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Had I not been sick of marriage and the nuptial torch, to this one frailty I might perhaps give way.
In the meantime, Dædalus, growing weary of Crete and his long exile, and touched by the love of his native soil, was shut up by the sea.
[There was] a piny wood by me many years beloved; it was a wood on a lofty mountain, embowered with gloomy firs, and the maples' shady boughs, whither they brought me sacred oiFernm CfS. - •
Reflect daily [that] thou shouldest resist anger. 1 am transported with the desire of seeing your fathers.
Nor have I now any hope of seeing my ancient country, nor my pleas:ng children, and my much beloved sire.
I shall not see the proud seats of the Myrmidons and Dolopians, nor will go to serve the Greciam dames.
He had come either to besiege thy house, or had laid snares for the senate.
ENGLISH to BE TURNED IN ro LATIN.
A direful pestilence fell [on my] anger of unjust Juno, hating (a rival dictas a pellice terras). (He
people (plur.) [from] the
country named from her
frequents colit) the pools
and,spreading lakes, and, hating fire, selected the rivers con
trary to flames (to dwell in quæ colat). Demetrius, weary of a private though opulent life,
Wars detested by
privately tacitus) meditates flight into the kingdom. For in] a short time after, hating Agathöcles, his son, whom he
had appointed (as successor in successiónem) of [his] kingdom, by whom he had prosperously carried on many wars, not only (beyond what is usual with a father, but with other men patrium verùm etiam humänum ultra morem), (destroyed
We must carefully turn away from them. The other [accusers] must not only not be pardoned, but they must be opposed vigorously. Nor indeed are they to be regarded, who will advance that we should be very angry with our enemies, and will judge this to be [the part] of a braye and heroic spirit. We must take care, lest the punishment be greater than the crime ; and lest some be questioned only, and others punished for the same misdemeanors. We should take care that the appetites may be obedient to reaY
son, neither should they run before it, nor through sloth and heaviness disregard it : and the mind should be tranquil, and free from all disturbance.
Upon which account these men, being fond of war, were affected with great grief. But there is one time for soliciting, another for prosecuting.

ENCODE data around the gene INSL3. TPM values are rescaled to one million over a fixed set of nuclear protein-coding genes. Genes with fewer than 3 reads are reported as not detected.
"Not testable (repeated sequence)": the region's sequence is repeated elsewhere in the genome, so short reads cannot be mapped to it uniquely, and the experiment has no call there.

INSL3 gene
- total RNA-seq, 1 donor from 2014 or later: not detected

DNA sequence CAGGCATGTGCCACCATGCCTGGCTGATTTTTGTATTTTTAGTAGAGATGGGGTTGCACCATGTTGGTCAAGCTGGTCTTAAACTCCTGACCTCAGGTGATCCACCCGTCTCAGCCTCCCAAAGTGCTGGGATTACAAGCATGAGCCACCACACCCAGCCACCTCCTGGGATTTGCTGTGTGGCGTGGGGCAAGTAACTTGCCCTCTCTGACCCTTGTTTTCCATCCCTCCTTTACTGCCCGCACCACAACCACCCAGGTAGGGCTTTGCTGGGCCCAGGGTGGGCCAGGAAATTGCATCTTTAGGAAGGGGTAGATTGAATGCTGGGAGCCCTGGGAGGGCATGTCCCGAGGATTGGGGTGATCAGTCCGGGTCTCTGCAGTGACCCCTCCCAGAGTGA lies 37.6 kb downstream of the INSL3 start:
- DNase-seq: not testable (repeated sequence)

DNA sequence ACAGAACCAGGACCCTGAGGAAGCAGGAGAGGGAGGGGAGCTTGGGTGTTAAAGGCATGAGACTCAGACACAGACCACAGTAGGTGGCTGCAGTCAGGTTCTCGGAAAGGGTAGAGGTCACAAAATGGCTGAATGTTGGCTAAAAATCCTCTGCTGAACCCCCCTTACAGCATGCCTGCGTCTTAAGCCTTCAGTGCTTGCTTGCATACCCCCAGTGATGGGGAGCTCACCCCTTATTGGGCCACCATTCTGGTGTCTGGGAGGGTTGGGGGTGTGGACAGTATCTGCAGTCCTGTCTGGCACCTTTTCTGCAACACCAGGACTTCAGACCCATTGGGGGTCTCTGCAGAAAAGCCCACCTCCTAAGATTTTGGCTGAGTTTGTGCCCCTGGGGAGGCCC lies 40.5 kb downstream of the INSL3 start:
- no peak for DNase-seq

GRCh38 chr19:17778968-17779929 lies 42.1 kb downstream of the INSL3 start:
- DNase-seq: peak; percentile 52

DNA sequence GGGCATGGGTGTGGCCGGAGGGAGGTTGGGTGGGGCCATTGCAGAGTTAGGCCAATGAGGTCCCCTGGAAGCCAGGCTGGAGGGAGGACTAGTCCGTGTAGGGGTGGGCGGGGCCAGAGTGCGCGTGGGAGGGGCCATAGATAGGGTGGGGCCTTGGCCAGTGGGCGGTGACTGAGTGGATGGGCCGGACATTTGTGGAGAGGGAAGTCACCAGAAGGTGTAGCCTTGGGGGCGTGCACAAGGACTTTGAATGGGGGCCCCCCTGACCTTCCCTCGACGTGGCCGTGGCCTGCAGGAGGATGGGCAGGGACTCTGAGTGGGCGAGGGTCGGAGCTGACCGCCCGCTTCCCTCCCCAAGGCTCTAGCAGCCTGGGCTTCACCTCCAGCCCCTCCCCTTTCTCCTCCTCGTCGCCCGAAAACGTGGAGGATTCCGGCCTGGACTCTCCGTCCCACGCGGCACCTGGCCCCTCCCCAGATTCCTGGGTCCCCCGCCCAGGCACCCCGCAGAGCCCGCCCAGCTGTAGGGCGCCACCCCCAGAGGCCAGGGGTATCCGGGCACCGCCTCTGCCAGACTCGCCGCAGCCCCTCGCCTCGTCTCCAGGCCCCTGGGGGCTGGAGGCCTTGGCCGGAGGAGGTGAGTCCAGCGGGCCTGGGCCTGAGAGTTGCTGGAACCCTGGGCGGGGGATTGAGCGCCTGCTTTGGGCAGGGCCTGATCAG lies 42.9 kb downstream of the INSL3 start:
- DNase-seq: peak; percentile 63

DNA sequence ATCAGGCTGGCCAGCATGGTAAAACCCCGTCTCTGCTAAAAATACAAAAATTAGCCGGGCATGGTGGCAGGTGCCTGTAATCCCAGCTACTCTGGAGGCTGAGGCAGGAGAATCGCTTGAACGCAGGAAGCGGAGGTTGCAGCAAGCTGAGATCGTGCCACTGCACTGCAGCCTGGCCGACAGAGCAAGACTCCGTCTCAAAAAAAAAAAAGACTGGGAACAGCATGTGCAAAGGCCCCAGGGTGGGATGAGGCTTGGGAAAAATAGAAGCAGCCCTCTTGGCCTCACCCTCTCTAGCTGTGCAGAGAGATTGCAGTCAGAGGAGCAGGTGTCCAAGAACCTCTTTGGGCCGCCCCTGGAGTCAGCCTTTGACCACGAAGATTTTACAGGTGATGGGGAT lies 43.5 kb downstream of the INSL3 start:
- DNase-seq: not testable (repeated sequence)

He has those accusers, who [have] not [been prompted] to this impeachment by the grudge of [personal] resentments, but who have been drawn imto these resentments by their zeal for impeaching.
Servius here embarked with me in t e city warfare of giving opinioas, pleading causes, and drawing contracts, [a business] full of perplexity and vexation. ,
This they the more easily performed a great part of the summer. Because our ships were kept back by storms, and the danger of sailing was very great in the vast and open sea, in high tides, and where there were few or no ports.
que acc. neque præcurro pres. suljj. nec propter pigritia, aut ignavia deséro: sumque pres. subj. tranquillus, atque omnis perturbatio animus plur. careo. in di. Quis de causa homo, bello cupidus, magnus dolor afficio impf. Sed alius tempus sum peto, alius perséquor. ` Habeo is accusátor, non qui odium inimicitia ad (accusandum), sed qui studium accüso ad inimicitia descendo impf.
Servius hic sequor ego cum hic turbänus militia acc. respondeo, scribo, caveo, plenus fem. acc. solicitüdo ac stomächus.
Hic neut. (eo) facilè comp. facio impf. magnus pars acc. aestas. Quòd noster navis tempestas detimeo, impf, summusque difficultas , navigo sum impf. vastus atque apertus mare, magnus æstus, rarus abl. ac propè nullus portus abl.
The ger. in do dat, and all; and in dum.
Nature has given the frogs legs adapted to swimming.
This is common to study and writing, that a good state of
Natüra do rana crus aptus natandum.
Hic sum commünis edisco et scribo, quòd bo
graceful in persuading, and [come] from the schools accomplished and polite. The short time of our existence is long enough to , live well. Aspis prepares the Pisidians, with those whom he had "with % him, for a resistance. , It is not to be wondered at, if, * upon behaving himself thus, both his life w»s secure, and his death afflictiu.;. They began by railing at the senate. to incense the common people, then by being prodigal, and by promising, to inflame them the more. Thus being superior in number, ifthey could not check the
Minimè sum (mirandum), sui gero, si et vita is sum perf. secürus et mors acerbus.
Cœpi senätus criminor, plebs exagito, dein largior atque polliceor magis incendo.
Ita numérus prior, si a perséquor hostis deterreo nequeo plupf. disjectus acc. plur. ab tergum , aut circumVemlO
Qui modus tu sum perf. frumentum (aestimandi ?) Unus sum consul, et is non in administro bellum, sed in sufficio collèga occupâ- ' tus. '